By Matt Groening

The New Yorker, December 20, 1993

FRANK ZAPPA, who died last week, at the age of fifty-two, became my hero in 1966, when I was twelve: I plucked his first LP, the Mothers of Invention’s “Freak Out!,” from a variety-store bin in my home town, Portland, Oregon. The album was snotty and disturbing, and its gleefully mocking rock and roll warmed my warped preteen heart. Zappa himself oozed sarcasm, with that droopy mustache and wedgy little goatee, and the liner notes to “Freak Out!” began, “I was born in Baltimore, Maryland, December 21, 1940, and grew up in California. I am a self-taught musician, composer, blah, blah, blah.” I was hooked.

Zappa provided the soundtrack to the antiwar-demonstrating and cruising-for-burgers teenagehood of me and all my friends. Each new record—from “Absolutely Free” (with its thrilling lyric “She’s only thirteen and she knows how to nasty”) to “The Yellow Shark”—has been an event, to be savored on headphones over hundreds of listenings for inside jokes and secret messages. I’ll never forget lying in the basement at 2 AM., directly beneath Homer and Marge’s bedroom, listening to “Sleeping in a Jar”: “It’s the middle of the night, and your mommy and daddy are sleeping... sleeping... sleeping in a jar... (the jar is under the bed).” It was quite spooky.

Two years ago, I met the whole Zappa clan: Zappa and his wife, Gail; their kids, Moon Unit, Dweezil, Ahmet, and Diva; their pets, Doggus and a spiderlike Siamese cat called the Gweech. They are an affectionate and relaxed family, and all share the bemused, uncensored wit that was central to Frank’s personality. By then, the sad news that he had prostate cancer was quietly rumored. Zappa could be forthright about his health when he wanted to be, but mostly he seemed to dwell on the things that truly absorbed him: his work and his family. A typical visit with Zappa might start with an extended listening session to assorted works in progress, followed by a look at a Dweezil-and-Ahmet rock video; it usually ended up with a pizza chowdown in the kitchen. Musicians dropped by to have their instruments sampled for Zappa’s vast Synclavier sound library; neighbors popped in for Margaritas and conversation; and a steady stream of journalists pointed microphones at Frank and asked pesky questions. Zappa had none of the eager-to-please staginess of many celebrities, nor did he carry himself with the delusional arrogance of the rock-and-roll guitar hero. Recently, his remarks were characterized by a seriousness unusual even by his own cerebral standards. I’ll always miss his challenging presence.

Few moments in my life have been as electrifying as an evening last spring when I sat in Zappa’s dimly lit basement in Laurel Canyon listening for the first time to “N-Light,” a twenty-three-minute Synclavier masterpiece that he had been working on for something like five or ten years. (He couldn’t remember when he’d begun it.) “N-Light” is a powerhouse of Zappaesque musical ideas, thrown off one after the other in a relentless, complex rush, which sounds at times like several robot orchestras gone berserk, yet always conveys a sense of over-all compositional control. On another night, in Zappa’s studio, I watched him conduct the Ensemble Moderne, a contemporary-music group from Frankfurt, in an extended orchestral improvisation that featured the recitation of a letter to the editor of PFIQ, a fetishistic body-piercing magazine. All this went on while a didgeridoo—a long, tubelike instrument of the Aborigines—was blown into a coffeepot full of water, yielding insane blurpy sounds that caused Frank to clap his hand over his mouth in order to keep from cracking up. I asked him afterward about the watery didgeridoo. He said, “It’s one of my better ideas.”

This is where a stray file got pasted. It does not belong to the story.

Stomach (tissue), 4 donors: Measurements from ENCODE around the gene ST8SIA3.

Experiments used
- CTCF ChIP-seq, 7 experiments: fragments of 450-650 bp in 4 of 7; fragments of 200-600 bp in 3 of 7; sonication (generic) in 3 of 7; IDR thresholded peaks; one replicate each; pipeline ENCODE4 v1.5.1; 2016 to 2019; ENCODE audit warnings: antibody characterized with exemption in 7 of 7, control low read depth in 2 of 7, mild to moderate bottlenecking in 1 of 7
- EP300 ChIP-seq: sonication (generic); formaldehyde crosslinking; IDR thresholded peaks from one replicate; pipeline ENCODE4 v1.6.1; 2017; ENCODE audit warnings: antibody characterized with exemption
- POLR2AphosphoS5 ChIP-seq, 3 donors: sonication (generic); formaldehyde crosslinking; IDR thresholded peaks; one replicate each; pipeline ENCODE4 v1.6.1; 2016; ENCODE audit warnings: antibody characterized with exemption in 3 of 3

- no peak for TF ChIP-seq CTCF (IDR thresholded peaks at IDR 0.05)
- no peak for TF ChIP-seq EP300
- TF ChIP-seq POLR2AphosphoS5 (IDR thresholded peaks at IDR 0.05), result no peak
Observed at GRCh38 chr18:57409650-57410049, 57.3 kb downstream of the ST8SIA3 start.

There has probably been more nonsense—both gushy and whiny—written about Zappa than about any other popular contemporary composer. This must be because the scope of Zappa’s music is beyond most of his admirers—and because his ungroovy impertinence always confirmed the worst suspicions of his dismissive critics. (He once said, “Rock journalism is people who can’t write interviewing people who can’t talk for people who can’t read.”) But Zappa’s personality was only one aspect of his prodigious output. At the time of his death, he had a number of albums in the can, including “Civilization: Phaze III,” which features “N-Light.”

What kept me and so many other people percolating to Zappa’s music for the past twenty-seven years was the thrill of hitching a ride with a critical mind that was always pushing into uncharted territories. Zappa’s work was jammed with inspirations and insults; he subverted mood after mood with nimble editing, sudden halts, unexpected tempo changes, and comic snorks. Often, when faced with a dilemma in my own work, I ask myself, What would Zappa do? It took Zappa to think up—and execute—a fusion of deeply felt R.&B. with the rhythmic and harmonic rigors of Igor Stravinsky and Edgard Varèse. Who but Zappa could dig both Muddy Waters and Anton Webern, both Howlin’ Wolf and Conlon Nancarrow? His records and movies chart the progress of a funny and disgruntled composer tackling one musical problem after another—the ongoing education of a genius workaholic.

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